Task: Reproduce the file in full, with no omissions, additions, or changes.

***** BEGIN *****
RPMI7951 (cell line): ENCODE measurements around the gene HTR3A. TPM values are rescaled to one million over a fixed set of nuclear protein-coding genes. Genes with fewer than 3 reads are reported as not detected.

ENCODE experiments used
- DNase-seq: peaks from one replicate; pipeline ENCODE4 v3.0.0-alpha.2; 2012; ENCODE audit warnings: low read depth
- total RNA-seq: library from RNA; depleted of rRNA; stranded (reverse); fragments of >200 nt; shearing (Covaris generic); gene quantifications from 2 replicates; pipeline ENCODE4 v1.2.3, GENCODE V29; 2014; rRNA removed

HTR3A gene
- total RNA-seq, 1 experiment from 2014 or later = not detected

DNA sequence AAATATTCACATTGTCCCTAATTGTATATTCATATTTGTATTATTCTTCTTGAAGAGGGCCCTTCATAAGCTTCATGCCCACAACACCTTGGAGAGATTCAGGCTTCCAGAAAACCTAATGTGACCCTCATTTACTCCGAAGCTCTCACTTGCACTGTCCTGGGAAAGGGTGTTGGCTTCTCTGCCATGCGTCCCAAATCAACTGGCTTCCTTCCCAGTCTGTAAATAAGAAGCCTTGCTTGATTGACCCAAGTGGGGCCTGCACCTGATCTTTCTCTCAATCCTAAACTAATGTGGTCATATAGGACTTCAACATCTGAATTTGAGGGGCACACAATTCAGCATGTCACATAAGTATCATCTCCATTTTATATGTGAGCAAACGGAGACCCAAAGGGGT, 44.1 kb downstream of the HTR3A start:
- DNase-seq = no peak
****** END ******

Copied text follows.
RPMI7951 (cell line): ENCODE measurements around the gene HTR3A. TPM values are rescaled to one million over a fixed set of nuclear protein-coding genes. Genes with fewer than 3 reads are reported as not detected.

ENCODE experiments used
- DNase-seq: peaks from one replicate; pipeline ENCODE4 v3.0.0-alpha.2; 2012; ENCODE audit warnings: low read depth
- total RNA-seq: library from RNA; depleted of rRNA; stranded (reverse); fragments of >200 nt; shearing (Covaris generic); gene quantifications from 2 replicates; pipeline ENCODE4 v1.2.3, GENCODE V29; 2014; rRNA removed

HTR3A gene
- total RNA-seq, 1 experiment from 2014 or later = not detected

DNA sequence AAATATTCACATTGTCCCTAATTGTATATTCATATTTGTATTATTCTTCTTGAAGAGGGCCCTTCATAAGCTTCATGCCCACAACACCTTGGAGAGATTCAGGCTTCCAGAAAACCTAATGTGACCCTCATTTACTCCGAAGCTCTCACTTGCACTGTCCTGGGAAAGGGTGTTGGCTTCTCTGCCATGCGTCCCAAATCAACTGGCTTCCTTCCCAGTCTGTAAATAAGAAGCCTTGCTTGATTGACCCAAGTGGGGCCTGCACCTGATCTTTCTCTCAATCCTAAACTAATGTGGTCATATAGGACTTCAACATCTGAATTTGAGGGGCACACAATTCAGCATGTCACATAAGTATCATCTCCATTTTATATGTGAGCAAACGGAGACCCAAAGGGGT, 44.1 kb downstream of the HTR3A start:
- DNase-seq = no peak